In order to eradicate them completely from your system, you need to break their life cycle. While starting a course of treatment, it should be kept in mind that the course has to be completed in order to break the lice life cycle or else it will not be effective at all.
Another thing that you need to remember is the fact that the first course of treatment may simply kill the lice but as long as the eggs are present, the infestation cannot be completely treated. It will require a second course of treatment and the eggs will need to be combed out if they don’t fall off by themselves.
If you happen to visit a doctor, he or she might prescribe you medicated shampoos to kill the adult lice and the eggs at the same time. Some of the popular shampoos are NIX, RID etc. These medicated shampoos might either include pyrethrins or pyerothroids. The shampoos containing the latter might not be as effective in treating lice any longer.
The other medicated shampoos that doctors refer could include malathion, benzyl alcohol, spinosad, ivermectin.
Medicated shampoos are safe to use on children over a year old and should be absolutely avoided in the ones that are less than two months old. You can speak to your doctor regarding a different course of treatment if your infant has a lice infestation.
Getting rid of lice from your home
When any one member of the household has a life infestation, chances are that the rest of the members are at a risk of getting the same. Moreover, your house might have areas where either lice or eggs have fallen of hair shafts. The Lice life cycle can survive up to 24 hours without drawing nutrition from human scalp and it is essential to wash and sanitize your furniture etc if you happen to notice lice in any area.
The most effective way to prevent lice from crawling on to a new host is to vacuum your furniture and upholstery frequently. If lice do not draw blood from a host for 24 hours, they will dehydrate and die.
You can wash bedding, linen, curtains, clothing, and stuffed toys in hot water and tumble dry on high heat so that the lice are killed in the process.
Natural ways to kill lice at home
If you want to put an end to the lice life cycle and prevent them from coming back, the most effective solution is a course of treatment recommended by the doctor. If you are looking for natural remedies, listed below are some of them.
A lot of people swear by wet combing when it comes to removing lice from the hair. It involves using a conditioner and combing out the hair with a fine-toothed comb. This is essentially done after a bath. Repeating this process every two to three days might help in drawing out both the lice and the eggs. This can be continued for two weeks till you don’t see lice anymore.
It is believed that smothering or suffocating lice with sticky substances can help their removal with a fine-toothed comb. Some of the products that could be applied to the hair are butter, mayonnaise, petroleum jelly, olive oil etc. Once it gets difficult for the lice to move away, you can use a comb and pull them out. Always perform this step under proper light.
While these home remedies could very well be effective, there is no guarantee that the lice won’t come back. You should also avoid using Vaseline or mayonnaise because they will get unnecessarily messy and cleaning up will get difficult.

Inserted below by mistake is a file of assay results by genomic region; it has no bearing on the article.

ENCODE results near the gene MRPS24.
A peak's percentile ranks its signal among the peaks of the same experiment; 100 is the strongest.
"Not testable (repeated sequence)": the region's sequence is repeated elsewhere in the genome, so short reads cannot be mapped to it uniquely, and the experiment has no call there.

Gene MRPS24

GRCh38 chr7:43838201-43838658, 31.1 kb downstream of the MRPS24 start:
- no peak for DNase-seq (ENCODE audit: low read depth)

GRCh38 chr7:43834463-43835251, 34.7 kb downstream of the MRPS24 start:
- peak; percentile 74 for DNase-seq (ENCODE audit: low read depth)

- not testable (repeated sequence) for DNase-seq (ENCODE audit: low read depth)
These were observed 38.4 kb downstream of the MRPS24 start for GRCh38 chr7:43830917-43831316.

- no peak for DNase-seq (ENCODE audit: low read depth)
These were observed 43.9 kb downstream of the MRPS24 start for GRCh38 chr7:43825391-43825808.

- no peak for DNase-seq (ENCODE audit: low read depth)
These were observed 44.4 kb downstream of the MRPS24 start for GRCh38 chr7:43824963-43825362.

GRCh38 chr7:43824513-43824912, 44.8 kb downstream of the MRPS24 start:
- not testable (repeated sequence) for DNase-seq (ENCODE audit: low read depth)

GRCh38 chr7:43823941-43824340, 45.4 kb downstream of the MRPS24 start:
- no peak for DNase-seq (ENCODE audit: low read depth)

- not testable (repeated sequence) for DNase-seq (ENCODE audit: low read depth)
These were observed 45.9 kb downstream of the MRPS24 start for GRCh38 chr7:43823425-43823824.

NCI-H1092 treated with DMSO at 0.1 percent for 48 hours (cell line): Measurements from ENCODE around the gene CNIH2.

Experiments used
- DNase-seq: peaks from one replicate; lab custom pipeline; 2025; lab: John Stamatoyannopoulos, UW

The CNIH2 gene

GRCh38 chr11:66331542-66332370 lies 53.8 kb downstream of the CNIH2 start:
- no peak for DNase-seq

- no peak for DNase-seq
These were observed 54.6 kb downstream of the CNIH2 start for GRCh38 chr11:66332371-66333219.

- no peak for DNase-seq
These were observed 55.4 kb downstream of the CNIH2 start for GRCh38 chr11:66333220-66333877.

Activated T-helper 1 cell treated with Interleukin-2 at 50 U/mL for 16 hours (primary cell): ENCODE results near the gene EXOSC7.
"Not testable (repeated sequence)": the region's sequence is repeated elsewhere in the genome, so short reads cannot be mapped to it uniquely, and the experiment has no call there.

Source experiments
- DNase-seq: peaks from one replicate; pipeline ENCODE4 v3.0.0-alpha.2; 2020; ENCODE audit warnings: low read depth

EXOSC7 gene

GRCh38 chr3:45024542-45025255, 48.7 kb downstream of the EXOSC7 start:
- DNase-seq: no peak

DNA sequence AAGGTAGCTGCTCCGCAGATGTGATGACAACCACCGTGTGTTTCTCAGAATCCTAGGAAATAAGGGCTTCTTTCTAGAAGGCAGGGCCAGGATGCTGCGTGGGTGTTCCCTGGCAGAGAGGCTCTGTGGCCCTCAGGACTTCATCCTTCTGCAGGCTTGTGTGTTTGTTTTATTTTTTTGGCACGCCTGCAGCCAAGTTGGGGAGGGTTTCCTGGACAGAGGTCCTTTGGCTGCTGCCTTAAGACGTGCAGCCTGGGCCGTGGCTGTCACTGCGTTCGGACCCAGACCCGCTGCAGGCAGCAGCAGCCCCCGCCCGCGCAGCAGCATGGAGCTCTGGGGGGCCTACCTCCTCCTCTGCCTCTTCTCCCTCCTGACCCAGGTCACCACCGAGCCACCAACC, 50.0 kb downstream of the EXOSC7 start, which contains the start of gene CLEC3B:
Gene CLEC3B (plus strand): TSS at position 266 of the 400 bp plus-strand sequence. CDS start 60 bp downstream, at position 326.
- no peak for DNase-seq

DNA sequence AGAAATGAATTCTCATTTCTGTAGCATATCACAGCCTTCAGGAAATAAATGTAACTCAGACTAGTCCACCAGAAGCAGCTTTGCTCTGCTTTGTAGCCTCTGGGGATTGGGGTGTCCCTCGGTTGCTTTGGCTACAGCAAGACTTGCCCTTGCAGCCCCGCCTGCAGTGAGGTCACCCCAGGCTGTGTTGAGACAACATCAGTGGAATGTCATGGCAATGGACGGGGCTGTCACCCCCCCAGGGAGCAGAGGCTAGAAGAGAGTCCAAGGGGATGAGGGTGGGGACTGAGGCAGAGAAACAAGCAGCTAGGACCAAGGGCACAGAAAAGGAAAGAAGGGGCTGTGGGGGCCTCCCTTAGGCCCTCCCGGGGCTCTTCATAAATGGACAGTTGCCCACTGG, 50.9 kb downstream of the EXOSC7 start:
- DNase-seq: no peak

- Essential oils
Although there is no scientific evidence behind the effectiveness of essential oils in the removal of head lice, some users have reported that they have benefited from their usage. However, before using essential oils, always test for allergic reactions. Put a small drop of essential oil on the skin and wait for 5-6 hours before using it. The oils that you could try using are: tea tree oil, lavender oil, neem oil, eucalyptus oil, aniseed oil etc.
Are you sure the lice are gone?
How would you be absolutely sure that the head lice are completely gone from your scalp? Treating head lice is stressful in itself and repeated courses of treatment might be required to ensure that they don’t come back. You will need to continuously check your child’s hair for a week or two after you don’t see any lice on her hair.
If your child does have inflammation or infestation after two weeks of medicated shampoos, she might need prescription medication.
Taking preventive measures
Putting an end to lice life cycle before they can lay more eggs and hatch is not enough. Even after all the lice are gone, you have the chances of a recurrence since children tend to play in close groups and might share personal accessories too. Listed below are some steps that could help avoid recurrences:
- Explain to your child how he/she needs to avoid close head contact with other children at school who might have lice.
- Let the school authorities know if you suspect any child with lice so that she can be sent back for a thorough treatment.
- Examine your child’s hair frequently and also find out if a lice infestation has been reported at school.
- Wash bed lines, clothes and towels in hot water and run them in the hot cycle of the dryer for 20 minutes to kill the lice.
- Thoroughly vacuum upholstery and furniture so that there is no chance of a single louse to be alive after falling off the human host.
- Keep pets clean and their hair trimmed. Although lice do not survive on other beings, they could irritate the skin of your pets.
- Keep your hair care products washed and dried. You can use hot water or soak them in alcohol if you are still unsure of the process.
Lice life cycle is not hard to break if you know the process and the hindrances that could come in between. It is simply about having patience for trial and error methods and to wait it out.